In my opinion, a person who will argue for the abrogation of any and all Christmas observance ought to be the most responsible adherent to the Lord’s Day, and yet this is often not the case. Much effort has been expended in arguing for the proper observance of the Lord’s Day as a Christian Sabbath.  Reformed Theology has, almost unanimously, affirmed the perpetuity of the 4th Commandment. Therefore, while most likely unintentional, it is a seriously misguided decision to forego the upholding of God’s very clear commands in the moral law while simultaneously insisting upon the upholding of a non-explicit principle derived from an argument of silence. Furthermore, while those who oppose Christmas are often quick to point to the Lord’s Day as the only day of observance recognized by God, they often do not as vehemently oppose the celebration of birthdays, wedding anniversaries, and other national holidays. It will be argued that these days do not make religious overtures, however based upon their reasoning with regard to the Lord’s Day, they are making an all or nothing argument. In other words, either the Lord’s Day is the only acceptable day of celebration or it’s not. If it’s not, their argument is invalid.
The Regulative Principle of Worship
The worship of God is regulated by His Word, and should be conducted in accordance with His commands as they are clearly identified in Scripture. The Second London Baptist Confession of Faith of 1689 explains the regulative principle in chapter 22, paragraph 1 with these words:
The light of nature shews that there is a God, who hath lordship and sovereignty over all; is just, good and doth good unto all; and is therefore to be feared, loved, praised, called upon, trusted in, and served, with all the heart and all the soul, and with all the might. But the acceptable way of worshipping the true God, is instituted by himself, and so limited by his own revealed will, that he may not be worshipped according to the imagination and devices of men, nor the suggestions of Satan, under any visible representations, or any other way not prescribed in the Holy Scriptures.
On the issue of Christmas, the question with regard to the regulative principle of worship really comes down to the content of a worship service. Is it unlawful for a sermon to be preached or songs to be sang about the birth of Jesus Christ? Surely not, so long as they are biblical in content. Furthermore, is it unlawful for a pastor to interrupt a series of sermons to focus on specific biblical truths at certain times of the year? It is not unlawful, and to suggest otherwise is to suggest that God commands certain passages of Scripture be preached by His ministers every other day of the year as well. The church is commanded to teach all of Scripture, to include the birth of Jesus Christ (Matt. 28:20; 2 Tim. 3:15-17; 4:2; Acts 20:27), and it is left to the ministers of the Word to decide in what order and at what times of year that will be done. There is tremendous profit in preaching about the most significant events of world history through the redemptive-historical lens for all God’s people. Simply stated, the birth of Christ is part of the whole counsel of God, which must be preached.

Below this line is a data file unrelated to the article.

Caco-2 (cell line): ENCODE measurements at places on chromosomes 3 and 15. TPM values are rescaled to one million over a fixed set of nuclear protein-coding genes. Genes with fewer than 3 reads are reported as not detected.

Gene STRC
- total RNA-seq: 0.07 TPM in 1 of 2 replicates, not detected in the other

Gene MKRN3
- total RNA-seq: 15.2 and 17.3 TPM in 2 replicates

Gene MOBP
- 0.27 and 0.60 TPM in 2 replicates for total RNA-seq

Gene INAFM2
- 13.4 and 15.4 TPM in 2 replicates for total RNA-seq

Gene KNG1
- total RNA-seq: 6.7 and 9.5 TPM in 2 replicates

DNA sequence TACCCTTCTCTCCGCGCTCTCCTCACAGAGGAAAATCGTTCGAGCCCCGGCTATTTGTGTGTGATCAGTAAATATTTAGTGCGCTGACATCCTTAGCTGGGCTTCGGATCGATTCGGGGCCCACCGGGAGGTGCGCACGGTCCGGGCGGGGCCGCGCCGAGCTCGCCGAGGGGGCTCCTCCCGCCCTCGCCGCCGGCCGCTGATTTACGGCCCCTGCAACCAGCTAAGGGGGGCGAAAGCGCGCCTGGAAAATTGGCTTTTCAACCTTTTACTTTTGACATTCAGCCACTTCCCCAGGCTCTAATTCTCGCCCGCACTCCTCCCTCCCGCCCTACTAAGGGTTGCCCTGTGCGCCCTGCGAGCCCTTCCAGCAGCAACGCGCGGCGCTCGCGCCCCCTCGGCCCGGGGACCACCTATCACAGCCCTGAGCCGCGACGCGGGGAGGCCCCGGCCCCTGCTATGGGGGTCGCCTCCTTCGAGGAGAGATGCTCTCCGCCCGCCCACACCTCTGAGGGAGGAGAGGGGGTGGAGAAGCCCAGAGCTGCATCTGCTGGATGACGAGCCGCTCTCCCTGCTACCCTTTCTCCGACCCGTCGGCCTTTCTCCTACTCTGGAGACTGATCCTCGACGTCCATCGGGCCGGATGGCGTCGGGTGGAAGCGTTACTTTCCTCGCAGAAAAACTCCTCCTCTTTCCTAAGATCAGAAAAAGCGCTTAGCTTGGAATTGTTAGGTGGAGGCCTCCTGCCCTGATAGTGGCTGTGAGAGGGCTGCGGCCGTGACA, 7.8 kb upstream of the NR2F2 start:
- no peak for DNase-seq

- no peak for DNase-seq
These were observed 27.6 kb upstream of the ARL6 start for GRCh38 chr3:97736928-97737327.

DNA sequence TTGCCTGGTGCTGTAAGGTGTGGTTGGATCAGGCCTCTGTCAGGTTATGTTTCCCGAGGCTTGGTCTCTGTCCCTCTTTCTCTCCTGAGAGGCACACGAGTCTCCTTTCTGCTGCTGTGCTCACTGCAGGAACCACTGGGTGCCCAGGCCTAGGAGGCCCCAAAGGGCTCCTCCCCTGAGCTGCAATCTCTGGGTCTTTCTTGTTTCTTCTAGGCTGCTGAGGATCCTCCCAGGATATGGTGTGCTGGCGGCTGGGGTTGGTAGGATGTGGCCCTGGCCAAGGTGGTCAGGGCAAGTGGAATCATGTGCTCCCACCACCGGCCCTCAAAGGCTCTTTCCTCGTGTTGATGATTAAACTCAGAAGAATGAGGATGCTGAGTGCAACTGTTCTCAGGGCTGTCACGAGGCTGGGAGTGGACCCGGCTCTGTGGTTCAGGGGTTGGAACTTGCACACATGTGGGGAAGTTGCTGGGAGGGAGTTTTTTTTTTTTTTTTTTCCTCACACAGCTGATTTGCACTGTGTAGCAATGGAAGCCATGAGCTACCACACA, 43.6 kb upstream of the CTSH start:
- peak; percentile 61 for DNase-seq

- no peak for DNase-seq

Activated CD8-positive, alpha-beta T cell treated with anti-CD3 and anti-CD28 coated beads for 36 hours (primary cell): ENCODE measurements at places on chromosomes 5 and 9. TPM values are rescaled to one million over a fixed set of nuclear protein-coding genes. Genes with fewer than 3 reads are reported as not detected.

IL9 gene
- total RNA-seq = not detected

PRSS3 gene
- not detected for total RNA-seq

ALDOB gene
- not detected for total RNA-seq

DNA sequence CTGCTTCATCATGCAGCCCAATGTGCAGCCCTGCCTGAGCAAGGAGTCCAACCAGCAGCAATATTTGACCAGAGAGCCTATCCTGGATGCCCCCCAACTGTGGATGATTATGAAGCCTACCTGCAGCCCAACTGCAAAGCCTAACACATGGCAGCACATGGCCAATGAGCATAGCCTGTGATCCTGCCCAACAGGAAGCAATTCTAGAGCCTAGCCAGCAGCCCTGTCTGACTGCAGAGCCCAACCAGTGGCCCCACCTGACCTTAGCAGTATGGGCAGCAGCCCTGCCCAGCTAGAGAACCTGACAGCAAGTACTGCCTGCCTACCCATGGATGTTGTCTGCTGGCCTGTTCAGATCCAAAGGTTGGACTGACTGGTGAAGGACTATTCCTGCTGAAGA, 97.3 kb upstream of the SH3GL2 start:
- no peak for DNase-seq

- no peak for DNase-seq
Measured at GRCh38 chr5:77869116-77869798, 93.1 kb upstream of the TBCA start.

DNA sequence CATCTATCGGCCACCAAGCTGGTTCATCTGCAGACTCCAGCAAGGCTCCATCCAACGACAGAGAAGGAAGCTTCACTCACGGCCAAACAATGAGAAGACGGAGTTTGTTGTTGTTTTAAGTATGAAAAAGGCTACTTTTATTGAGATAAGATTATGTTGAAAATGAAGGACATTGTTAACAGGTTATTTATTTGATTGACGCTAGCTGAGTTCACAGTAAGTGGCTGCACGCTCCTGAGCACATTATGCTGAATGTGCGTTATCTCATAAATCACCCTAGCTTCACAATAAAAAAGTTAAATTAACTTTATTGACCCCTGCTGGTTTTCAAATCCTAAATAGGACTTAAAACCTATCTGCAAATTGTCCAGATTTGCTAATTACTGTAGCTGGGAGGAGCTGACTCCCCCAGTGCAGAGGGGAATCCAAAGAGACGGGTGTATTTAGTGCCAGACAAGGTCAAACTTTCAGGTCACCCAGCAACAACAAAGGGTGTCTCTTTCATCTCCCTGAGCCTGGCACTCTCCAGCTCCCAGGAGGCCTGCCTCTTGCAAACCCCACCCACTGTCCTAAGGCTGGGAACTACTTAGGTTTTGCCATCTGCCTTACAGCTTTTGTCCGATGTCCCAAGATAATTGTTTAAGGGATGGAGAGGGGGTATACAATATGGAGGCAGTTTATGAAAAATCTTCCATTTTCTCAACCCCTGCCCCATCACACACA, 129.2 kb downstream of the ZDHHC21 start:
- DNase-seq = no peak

But let us not be fooled. Many songs about Christmas are patently false and must be avoided in the corporate worship of God. Likewise, many sermons are no sermon at all. Sentimentality and cultural assumptions must be avoided and, as with every other song that is sang, prayer that is prayed, and sermon that is preached, great care must be exercised in ensuring all of worship to be biblically sound and Scripturally accurate, regardless of the season or time. However, if a pastor is not given the freedom to preach from the Word of God as he sees fit throughout the year, the regulative principle is being misapplied.
When considering the related issues of special days of observance, the Lord’s Day, and the regulative principle of worship, Stephen Doe summarizes the issue well:
God commands us to worship him once weekly in a corporate manner, but allows us to apply biblical principles to worship him at other times. The church under the new covenant does not have less liberty than the church under the old covenant; we are not the underage church, but the church which has been baptized in the Spirit of Christ. If we were to apply the regulative principle without clearly understanding these things, then we would have to condemn the apostolic church for meeting daily, since God had never commanded such meetings. Instead, they understood that what God was commanding was for them to worship him acceptably (cf. John 4:24; Rom. 12:2; Heb. 10:25; 13:15). This balance is seen in the example of our Savior, who exercised his liberty of conscience, while not violating the regulative principle, when he attended the Feast of Dedication (that is, Hanukkah; cf. John 10:22). That was an extra-biblical feast not commanded by God in Scripture, but begun by the Jews to commemorate the rededication of the temple after the close of the Old Testament. Jesus was free to go up to Jerusalem or not to go up. God commands us to worship, and Jesus was using that occasion to obey the command of God.